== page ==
PRINT March 2003

’80s THEN

McDermott & McGough

BOB NICKAS: If you were to make a panoramic history painting that would represent you in the ’80s, what would you paint?

PETER McGOUGH: We already made that painting, in 1985. It’s the two of us, and it says NOTORIETY. And on one side there are positive minds, temples to fame, success . . .

McDermott & McGough, 1989.

DAVID McDERMOTT: We’re in tailcoats at the very top, and all the other people are trying to climb up.

PM: We took it from an illustration in Hollywood Babylon. It has a huge eye and says PUBLIC EYE. It was about the art world.

DM: Hubert Burda, the publishing heir, has it hanging in his cafeteria to inspire the workers.

BN: What if I commissioned you to make a companion painting? Since your career is about looking back in time, how would you paint that scene today?

DM: In the beginning we were peripheral in the art world. We were like decorative oddities that were allowed to be there. Julian [Schnabel] took us out of bohemia and the downtown scene and put us up with all the big artists. They didn’t like us, but Julian championed us.

PM: He supported us by buying our work, and just pushed us on people.

DM: You’d have this whole powerhouse circle, and we would be there with Julian.

BN: That’s the image?

DM: Yes. Picture us as little parrots on Julian’s shoulders.

PM: I wouldn’t paint that.

BN: Describe your painting.

PM: Mine would include Schnabel, Salle, and Clemente, and then this whole younger group of artists that came in, Philip Taaffe, us, Donald Baechler. And I would paint all those older artists sitting on a big bag of money.

DM: A big bag of money. And you know what? Coming out of their eyeballs would be more money. Right, Peter?

BN: It’s easy to look at the ’80s for their excess. I love quoting Mario Diacono, who showed you early on. He once said, “People back then, they thought it was going to be this never-ending feast.”

PM: In 1989 a rich friend of mine was driving with an art dealer from Austria. They were in a convertible speeding along some beautiful coastline. They’re laughing and saying, “The ’80s were fabulous! Oh, weren’t they great. And the ’90s are going to get even better for us!” Then 1990 came, and bang! They were out of business.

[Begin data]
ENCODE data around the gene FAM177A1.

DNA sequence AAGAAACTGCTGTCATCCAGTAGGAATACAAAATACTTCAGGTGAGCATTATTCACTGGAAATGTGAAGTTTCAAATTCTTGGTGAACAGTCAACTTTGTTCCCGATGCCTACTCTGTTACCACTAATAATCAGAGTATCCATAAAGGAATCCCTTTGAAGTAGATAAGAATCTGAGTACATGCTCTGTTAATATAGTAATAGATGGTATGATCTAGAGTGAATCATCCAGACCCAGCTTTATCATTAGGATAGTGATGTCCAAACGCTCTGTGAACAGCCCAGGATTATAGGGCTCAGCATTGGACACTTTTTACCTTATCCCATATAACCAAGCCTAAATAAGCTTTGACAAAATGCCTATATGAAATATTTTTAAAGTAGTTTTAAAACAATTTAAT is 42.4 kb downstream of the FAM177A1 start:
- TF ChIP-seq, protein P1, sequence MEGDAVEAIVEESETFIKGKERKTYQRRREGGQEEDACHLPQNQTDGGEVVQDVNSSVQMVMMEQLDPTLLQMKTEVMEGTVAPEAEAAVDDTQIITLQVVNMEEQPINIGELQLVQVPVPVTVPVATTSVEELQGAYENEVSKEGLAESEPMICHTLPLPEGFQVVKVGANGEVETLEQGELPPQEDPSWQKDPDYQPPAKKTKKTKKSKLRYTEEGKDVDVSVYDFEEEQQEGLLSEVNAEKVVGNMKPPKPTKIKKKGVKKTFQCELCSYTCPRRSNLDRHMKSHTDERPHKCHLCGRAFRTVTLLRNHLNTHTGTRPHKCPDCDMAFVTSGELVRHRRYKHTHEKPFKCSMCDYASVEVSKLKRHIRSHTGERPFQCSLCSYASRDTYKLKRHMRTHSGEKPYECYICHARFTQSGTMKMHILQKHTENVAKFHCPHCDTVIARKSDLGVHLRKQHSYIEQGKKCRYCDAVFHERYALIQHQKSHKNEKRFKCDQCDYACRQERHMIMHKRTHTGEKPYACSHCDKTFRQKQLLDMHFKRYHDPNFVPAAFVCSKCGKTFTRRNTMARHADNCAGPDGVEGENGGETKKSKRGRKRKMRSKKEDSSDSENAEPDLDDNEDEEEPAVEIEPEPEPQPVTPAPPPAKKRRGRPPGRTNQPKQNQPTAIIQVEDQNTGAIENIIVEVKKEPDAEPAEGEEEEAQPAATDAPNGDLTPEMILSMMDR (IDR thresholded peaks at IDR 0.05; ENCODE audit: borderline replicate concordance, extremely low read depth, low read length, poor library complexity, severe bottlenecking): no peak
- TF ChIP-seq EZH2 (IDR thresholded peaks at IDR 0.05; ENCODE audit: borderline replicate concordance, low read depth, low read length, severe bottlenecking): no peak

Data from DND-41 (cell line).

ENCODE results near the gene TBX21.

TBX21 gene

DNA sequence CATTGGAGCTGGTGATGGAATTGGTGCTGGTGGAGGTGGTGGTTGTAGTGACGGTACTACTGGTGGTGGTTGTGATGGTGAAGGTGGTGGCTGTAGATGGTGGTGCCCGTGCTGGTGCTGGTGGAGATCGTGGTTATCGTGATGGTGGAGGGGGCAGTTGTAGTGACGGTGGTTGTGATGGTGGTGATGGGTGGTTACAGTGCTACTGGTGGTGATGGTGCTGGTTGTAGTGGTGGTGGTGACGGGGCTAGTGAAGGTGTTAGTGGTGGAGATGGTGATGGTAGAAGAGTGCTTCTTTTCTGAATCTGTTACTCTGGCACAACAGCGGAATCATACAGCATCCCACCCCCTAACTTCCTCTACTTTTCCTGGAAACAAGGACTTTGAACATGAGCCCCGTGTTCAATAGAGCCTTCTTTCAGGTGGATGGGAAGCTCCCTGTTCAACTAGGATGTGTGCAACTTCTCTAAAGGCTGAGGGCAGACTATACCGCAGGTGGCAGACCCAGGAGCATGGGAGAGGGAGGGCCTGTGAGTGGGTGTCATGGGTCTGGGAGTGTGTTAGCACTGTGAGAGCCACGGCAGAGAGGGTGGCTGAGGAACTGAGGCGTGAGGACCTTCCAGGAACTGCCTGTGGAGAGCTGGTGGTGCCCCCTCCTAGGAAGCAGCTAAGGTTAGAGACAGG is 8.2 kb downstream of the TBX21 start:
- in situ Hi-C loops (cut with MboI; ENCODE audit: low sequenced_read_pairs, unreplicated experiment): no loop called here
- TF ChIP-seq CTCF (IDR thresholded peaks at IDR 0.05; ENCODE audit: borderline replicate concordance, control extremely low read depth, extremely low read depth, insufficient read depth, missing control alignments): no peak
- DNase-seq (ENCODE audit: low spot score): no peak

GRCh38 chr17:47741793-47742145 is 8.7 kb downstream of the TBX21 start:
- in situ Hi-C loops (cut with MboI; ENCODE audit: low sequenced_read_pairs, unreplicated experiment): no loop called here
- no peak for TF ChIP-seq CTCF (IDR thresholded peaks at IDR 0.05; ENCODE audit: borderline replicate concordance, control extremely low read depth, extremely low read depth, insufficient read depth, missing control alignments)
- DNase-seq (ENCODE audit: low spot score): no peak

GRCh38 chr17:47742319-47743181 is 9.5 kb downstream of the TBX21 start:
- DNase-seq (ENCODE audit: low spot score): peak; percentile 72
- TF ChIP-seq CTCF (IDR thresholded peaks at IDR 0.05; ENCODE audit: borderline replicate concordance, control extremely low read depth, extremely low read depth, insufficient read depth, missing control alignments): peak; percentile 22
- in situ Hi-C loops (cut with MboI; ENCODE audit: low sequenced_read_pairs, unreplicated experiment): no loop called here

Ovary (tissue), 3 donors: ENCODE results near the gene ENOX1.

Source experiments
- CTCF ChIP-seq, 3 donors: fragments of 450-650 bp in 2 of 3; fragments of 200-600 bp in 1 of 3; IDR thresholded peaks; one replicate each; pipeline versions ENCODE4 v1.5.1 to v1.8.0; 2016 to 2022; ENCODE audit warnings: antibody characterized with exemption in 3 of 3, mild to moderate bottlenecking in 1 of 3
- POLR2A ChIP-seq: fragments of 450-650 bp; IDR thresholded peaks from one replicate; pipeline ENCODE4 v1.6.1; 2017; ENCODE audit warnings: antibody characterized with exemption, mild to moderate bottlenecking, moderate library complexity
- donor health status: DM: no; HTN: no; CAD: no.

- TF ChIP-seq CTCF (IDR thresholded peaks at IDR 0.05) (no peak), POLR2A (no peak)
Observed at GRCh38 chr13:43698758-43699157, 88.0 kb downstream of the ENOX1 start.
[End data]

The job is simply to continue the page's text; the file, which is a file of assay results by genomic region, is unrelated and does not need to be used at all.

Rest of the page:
BN: I thought you were going to say the car flew off the cliff.

PM: Well, it did for them. But you know what was interesting about the ’80s? The East Village. You had all these people who saw SoHo and thought, “We can do that.” They made their own little game in the East Village. There were some awful galleries, but even they sort of added to it.

BN: That’s where we all started. And a big part of the motivation was an art world that was closed off. “Okay, they won’t let us in, so we’ll do it ourselves.” Everybody I knew came out of performing and playing in bands after punk and No Wave.

DM: That’s absolutely true. They made up their own art world. It was completely fake. There were fake critics. Fake dealers. Fake artists. The whole thing was fake. They were all pretending back then. “Let’s play art world. They won’t let us, so we’ll play over here in the dirt.”

PM: Rene Ricard wrote about Fun Gallery and said that Patti Astor was the new Mary Boone. He was saying, “Don’t go after these big galleries. Start your own war.” That’s what they did in the East Village. I tell you it was really fun. We lived on Avenue C, and they opened all these galleries, and on Sundays everybody came to look around.

McDermott & McGough with Notoriety (far left), 1985.

BN: I think of you back in the early East Village days onstage at the Pyramid, before you began making art. I also remember walking down Houston Street, past the big car wash—remember Carz-a-Poppin’?—and I see this old roadster with the top down, and you’re in the back with a driver in front. The car looked like you had to turn a crank to start it up.